If you’re moving to London (or maybe already have) and ever previously followed my Weekend Warrior Sunday series, whoa!! Has it seriously been since the first of year that I’ve left you hangin’ on King James II?? Uh, sorry about that. I’ve been on a months’-long hiatus with blogging as I’ve helped London Relocation with its new website content—for this, the redesigned site, as well as its newly launched pet relocation site and pending one for businesses whose employees are moving to London. At any rate, I’m baaaaaaaack and with a vengeance, just like James II‘s opposers, apparently…
An inevitability of moving to London is encountering its history in every step you take. There is no avoiding a monument here or a plaque there and historic buildings all around that remind you of all the city’s layers of time. Today, we’re ripping up the modern-day pavement to peel back centuries of sediment and new construction to peek at 1665.
Friends in High Places
Already in 1665, his first year of reign, James II has discontinued meetings of Parliament to rule on his own. He appoints Catholics in prominent political, military, and academic places to promote the religion over Protestantism. And it’s in 1667 that he takes his measures for religious tolerance further by issuing a Declaration of Indulgence that he requires all Anglican clergy to recite to their congregations.
The Situation Gets Heir-y
By 1688, in only three years’ time James II has managed to alienate the nobility and burgeoning commercial class largely due to his imposing religious views. To make things more complicated, he has an adult daughter, Mary, who is Protestant and therefore who Parliament wishes to see succeed James’s throne. James’s second wife, however, gives birth to a Catholic son, James Francis Edward. Consider Parliament nervous. But they don’t take a seemingly assured Catholic succession lying down. They appeal to Mary and her husband William of Orange to come to England and assume the throne—in a weird twist of the family tree, they are both rightful heirs. So, William lands in Devon with an army, and as they’re moving in to London, James II is fleeing out of it to avoid capture—he’s alienated his own army and navy by this point, after all, so no one’s got his back.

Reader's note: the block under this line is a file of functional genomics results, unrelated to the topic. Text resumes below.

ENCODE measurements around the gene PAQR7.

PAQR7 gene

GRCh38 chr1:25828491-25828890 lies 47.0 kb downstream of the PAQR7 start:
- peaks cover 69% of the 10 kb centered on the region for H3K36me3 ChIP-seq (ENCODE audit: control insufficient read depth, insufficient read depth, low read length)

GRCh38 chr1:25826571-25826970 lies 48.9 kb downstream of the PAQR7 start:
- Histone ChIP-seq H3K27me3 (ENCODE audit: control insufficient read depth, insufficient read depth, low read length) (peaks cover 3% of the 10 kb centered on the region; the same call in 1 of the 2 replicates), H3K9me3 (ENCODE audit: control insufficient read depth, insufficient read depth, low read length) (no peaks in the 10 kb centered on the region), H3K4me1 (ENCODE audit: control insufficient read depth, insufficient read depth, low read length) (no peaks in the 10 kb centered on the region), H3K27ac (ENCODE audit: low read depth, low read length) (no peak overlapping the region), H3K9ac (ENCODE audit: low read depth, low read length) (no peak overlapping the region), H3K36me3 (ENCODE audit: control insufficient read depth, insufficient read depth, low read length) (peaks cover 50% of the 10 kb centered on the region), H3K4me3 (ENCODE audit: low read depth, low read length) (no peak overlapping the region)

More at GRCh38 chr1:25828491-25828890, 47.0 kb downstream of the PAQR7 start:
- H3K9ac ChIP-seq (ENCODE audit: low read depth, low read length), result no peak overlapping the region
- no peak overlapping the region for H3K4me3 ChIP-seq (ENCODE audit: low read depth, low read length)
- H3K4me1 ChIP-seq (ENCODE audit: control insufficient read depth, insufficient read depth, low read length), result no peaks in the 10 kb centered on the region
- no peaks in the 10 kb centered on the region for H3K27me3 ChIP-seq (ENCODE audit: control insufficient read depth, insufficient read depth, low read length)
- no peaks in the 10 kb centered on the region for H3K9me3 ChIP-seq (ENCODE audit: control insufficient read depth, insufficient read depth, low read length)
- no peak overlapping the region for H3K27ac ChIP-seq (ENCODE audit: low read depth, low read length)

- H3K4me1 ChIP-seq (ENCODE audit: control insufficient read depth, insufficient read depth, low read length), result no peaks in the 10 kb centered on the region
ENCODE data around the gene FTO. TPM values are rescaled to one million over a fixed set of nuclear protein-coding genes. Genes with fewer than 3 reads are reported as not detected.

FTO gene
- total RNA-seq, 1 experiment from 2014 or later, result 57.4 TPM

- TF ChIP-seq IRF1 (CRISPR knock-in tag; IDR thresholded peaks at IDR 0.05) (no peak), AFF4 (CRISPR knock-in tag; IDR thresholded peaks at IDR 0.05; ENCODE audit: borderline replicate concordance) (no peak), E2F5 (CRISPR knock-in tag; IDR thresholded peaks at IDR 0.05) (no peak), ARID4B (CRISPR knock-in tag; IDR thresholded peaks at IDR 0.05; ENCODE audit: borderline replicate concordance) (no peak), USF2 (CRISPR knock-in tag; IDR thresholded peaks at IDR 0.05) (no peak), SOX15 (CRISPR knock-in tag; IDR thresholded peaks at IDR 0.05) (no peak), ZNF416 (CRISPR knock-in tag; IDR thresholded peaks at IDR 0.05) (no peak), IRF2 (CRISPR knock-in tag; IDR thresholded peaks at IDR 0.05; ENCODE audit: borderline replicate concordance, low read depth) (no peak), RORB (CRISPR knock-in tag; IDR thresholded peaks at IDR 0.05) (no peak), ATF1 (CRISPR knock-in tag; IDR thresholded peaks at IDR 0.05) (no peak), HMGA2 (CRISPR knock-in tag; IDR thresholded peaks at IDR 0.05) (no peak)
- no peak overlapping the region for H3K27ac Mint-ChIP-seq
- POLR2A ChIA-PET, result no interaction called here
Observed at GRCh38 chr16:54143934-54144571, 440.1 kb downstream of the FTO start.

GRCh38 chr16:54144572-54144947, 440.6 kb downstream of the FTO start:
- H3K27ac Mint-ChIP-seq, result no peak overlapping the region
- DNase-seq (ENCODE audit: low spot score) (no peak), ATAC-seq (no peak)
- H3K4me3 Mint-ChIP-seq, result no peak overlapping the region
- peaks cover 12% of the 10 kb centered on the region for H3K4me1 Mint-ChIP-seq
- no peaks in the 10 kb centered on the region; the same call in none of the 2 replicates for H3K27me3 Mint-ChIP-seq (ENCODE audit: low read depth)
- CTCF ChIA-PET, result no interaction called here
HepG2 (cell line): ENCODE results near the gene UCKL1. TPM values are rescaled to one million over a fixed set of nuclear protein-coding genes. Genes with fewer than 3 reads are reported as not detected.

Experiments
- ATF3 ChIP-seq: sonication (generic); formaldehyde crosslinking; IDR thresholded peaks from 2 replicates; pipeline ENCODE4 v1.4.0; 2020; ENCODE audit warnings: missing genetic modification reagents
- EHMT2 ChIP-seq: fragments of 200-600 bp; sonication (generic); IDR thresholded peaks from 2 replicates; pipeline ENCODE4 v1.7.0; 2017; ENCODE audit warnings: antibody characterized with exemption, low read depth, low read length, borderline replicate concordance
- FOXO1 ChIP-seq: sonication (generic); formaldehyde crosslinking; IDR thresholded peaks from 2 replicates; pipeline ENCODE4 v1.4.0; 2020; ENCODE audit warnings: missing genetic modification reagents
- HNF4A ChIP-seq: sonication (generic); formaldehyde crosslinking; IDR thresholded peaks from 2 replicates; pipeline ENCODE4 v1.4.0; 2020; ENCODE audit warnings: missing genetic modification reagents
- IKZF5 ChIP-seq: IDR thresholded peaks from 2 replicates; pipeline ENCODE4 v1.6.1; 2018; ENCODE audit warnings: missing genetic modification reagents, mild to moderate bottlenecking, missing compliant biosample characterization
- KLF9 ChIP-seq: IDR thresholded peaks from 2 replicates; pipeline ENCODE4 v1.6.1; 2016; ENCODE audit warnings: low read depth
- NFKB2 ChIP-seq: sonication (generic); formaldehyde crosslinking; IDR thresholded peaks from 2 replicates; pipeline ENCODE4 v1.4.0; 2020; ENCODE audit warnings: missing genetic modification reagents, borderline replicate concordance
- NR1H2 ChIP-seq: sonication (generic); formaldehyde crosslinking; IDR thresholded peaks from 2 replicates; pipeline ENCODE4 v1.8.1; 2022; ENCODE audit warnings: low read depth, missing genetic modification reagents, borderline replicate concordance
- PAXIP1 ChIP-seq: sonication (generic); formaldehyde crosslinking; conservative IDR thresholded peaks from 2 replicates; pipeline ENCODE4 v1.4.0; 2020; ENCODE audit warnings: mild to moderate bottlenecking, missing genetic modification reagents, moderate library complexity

Reconciled to Exile…Eventually
James doesn’t quite get away with it. He is indeed captured, but William goes easy on him and allows him a safe journey to France to live in exile. In 1689, Parliament renders his throne abdicated and jointly coronates William and Mary the King and Queen of England. James hasn’t given up yet, though; he makes his way to Ireland to assemble French-backed troops there. William’s forces defeat him, however, at the Battle of the Boyne in 1690, so James lives the rest of his life (just over another decade) in exile in France.
Well, if you’re moving to London, hopefully your movements to and from the UK go a bit more smoothly, hey? No need for drama when your loyal London Relocation agent is there to ensure a smooth transition every step of the way. So use the time you’re saving on moving to expand your knowledge on its history—join me here next Sunday for more bite-sized bits!